|The 3rd hole at Nairn|
The feature that is most unique to Nairn is the revetted faced bunkers where the revetting appears to be a perfect moon shape. There is very little bunker below grade, in most cases, but the backs are built well up to create depth. The mounds behind are almost perfectly symmetrical at the top which makes the revetted face just as symmetrical. While this sounds too uniform, the effect is far more pleasant than I would have expected since you have all these steep moon shaped shadows along the fairways.
The third hole uses the moon shaped riveted bunkers for maximum impact. The faces are much higher than the surrounding approach and are very prominent because they are unusually high. The three bunkers that frame the fairway end up creating the most wonderful undulating bowl of an approach. Each bunker adds a beautiful twist to the roll of the approach since each is about 3 feet above grade. The effect is one I can easily emulate with any natural plateau green site.
|The awesome 5th Hole at Nairn|
The 6th and 7th seem plain despite their proximity to the ocean and I must admit I wasn’t expecting much coming in at that point. Where I got a great surprise was at the 10th. The 10th and 12th play slightly downhill all the way and look directly out and down the coastline. These were both excellent examples of framing a view using the gorse to point the eye at the ocean beyond. The gorse used this was felt very similar to tree lined Parkland holes other than the fact you could occasionally look over the top. The two holes were also another excellent example of how running holes on a 45 to the ocean provides the best panoramic view of a coastline. The fact that both holes had no backdrop just made the views even more spectacular.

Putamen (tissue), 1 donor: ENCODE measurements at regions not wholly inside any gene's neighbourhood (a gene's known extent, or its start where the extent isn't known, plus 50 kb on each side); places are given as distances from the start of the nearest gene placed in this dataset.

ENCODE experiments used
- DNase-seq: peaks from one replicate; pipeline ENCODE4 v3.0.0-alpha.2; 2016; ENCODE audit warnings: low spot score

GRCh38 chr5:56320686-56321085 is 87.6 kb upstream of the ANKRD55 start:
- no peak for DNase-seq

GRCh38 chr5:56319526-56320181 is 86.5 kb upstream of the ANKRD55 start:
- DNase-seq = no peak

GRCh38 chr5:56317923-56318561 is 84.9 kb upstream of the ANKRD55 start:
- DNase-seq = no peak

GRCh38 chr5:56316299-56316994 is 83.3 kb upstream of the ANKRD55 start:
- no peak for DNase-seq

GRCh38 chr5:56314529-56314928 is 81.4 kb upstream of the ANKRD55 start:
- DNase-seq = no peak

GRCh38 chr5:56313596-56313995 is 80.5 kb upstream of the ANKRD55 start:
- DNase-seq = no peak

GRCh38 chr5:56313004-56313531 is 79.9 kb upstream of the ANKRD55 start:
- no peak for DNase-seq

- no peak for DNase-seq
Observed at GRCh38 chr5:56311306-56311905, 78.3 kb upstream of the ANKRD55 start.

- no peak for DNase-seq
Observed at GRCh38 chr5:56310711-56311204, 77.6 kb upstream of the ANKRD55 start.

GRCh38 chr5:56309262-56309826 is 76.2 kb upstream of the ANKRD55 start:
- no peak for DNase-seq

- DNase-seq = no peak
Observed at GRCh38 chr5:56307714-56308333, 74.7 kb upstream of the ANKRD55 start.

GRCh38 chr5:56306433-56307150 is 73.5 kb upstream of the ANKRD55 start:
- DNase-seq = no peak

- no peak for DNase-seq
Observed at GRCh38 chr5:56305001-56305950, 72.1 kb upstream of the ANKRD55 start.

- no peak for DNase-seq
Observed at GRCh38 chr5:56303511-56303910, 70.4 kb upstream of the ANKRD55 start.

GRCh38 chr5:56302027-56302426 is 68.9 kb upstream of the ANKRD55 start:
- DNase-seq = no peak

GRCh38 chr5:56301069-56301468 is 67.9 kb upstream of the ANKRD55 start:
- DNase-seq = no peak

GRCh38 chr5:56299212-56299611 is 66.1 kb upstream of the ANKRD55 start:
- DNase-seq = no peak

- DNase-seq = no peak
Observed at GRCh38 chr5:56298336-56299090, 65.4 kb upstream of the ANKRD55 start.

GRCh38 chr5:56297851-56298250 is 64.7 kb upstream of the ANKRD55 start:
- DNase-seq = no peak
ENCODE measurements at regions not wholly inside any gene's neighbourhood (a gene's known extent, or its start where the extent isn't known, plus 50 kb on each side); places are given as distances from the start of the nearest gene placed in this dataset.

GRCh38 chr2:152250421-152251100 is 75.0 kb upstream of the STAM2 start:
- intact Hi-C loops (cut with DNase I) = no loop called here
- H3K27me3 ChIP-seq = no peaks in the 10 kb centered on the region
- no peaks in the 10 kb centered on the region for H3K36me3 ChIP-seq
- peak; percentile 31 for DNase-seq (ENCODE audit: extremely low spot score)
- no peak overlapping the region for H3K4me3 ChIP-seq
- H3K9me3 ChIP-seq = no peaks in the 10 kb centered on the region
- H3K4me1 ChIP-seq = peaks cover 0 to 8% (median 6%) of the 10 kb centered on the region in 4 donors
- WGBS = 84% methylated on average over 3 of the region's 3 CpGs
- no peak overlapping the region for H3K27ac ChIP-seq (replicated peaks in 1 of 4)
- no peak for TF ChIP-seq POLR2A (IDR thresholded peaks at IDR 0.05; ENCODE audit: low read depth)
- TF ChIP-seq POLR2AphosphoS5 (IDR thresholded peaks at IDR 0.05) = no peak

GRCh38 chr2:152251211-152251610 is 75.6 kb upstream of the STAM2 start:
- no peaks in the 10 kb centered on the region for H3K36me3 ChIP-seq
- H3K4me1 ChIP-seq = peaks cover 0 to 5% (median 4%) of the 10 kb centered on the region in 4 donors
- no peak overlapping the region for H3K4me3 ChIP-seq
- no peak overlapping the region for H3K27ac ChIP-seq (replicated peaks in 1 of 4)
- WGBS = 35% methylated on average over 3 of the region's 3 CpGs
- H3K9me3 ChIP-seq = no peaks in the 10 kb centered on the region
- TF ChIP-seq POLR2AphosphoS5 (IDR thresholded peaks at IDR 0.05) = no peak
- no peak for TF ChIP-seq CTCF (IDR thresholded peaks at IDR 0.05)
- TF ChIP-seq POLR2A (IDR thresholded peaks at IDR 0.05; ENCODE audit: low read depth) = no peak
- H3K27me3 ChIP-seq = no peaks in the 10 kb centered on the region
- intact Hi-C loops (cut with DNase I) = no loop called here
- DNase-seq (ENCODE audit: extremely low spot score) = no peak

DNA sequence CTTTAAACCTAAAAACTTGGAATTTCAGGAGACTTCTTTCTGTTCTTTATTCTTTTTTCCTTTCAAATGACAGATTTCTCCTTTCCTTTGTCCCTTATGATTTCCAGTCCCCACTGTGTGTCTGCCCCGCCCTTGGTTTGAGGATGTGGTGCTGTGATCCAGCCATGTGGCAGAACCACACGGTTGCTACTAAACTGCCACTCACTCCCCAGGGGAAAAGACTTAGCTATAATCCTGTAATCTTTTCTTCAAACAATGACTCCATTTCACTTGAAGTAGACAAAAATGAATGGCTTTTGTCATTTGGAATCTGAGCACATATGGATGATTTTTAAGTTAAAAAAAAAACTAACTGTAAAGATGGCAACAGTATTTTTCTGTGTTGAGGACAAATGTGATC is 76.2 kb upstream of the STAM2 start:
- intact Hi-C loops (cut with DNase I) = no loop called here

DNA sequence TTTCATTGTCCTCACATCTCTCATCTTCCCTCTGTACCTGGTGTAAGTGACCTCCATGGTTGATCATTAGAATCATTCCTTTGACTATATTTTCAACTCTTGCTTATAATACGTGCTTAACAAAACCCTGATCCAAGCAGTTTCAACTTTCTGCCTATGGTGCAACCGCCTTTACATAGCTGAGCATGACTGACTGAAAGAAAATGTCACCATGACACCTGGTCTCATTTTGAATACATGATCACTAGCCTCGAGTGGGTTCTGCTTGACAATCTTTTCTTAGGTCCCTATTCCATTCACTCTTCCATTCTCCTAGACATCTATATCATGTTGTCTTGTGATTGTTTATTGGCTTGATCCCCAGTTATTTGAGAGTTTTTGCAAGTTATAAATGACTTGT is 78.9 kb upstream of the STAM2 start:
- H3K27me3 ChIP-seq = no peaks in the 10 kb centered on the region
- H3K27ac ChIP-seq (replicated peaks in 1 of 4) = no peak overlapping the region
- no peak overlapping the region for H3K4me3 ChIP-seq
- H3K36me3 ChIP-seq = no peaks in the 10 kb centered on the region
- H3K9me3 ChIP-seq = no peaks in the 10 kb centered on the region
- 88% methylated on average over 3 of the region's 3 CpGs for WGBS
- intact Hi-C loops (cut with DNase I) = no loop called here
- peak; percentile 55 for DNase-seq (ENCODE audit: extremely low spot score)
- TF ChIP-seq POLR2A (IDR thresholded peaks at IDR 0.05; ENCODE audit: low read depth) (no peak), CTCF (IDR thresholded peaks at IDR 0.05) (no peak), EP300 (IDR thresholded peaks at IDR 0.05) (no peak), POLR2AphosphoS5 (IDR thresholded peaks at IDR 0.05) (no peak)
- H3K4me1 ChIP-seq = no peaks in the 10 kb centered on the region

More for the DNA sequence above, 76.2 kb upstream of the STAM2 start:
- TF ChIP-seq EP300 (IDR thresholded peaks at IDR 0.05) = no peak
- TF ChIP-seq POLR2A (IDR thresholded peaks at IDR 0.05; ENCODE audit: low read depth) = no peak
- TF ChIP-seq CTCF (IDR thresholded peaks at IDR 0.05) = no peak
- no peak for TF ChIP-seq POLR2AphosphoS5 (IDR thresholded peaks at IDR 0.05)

|The downhill 15th at Nairn|
I mentioned to Robert that if I had this property I would have routed it differently. I would begin away from the ocean and taken you to and from the ocean multiple times. I would have tried to have at least one or two holes playing directly out at the ocean. In particular, at the far end of the course I would have turned to play directly at the ocean. I feel at Nairn, like many traditional links, having all the ocean holes at the start made the course the returning holes almost guaranteed to be less than the holes going out.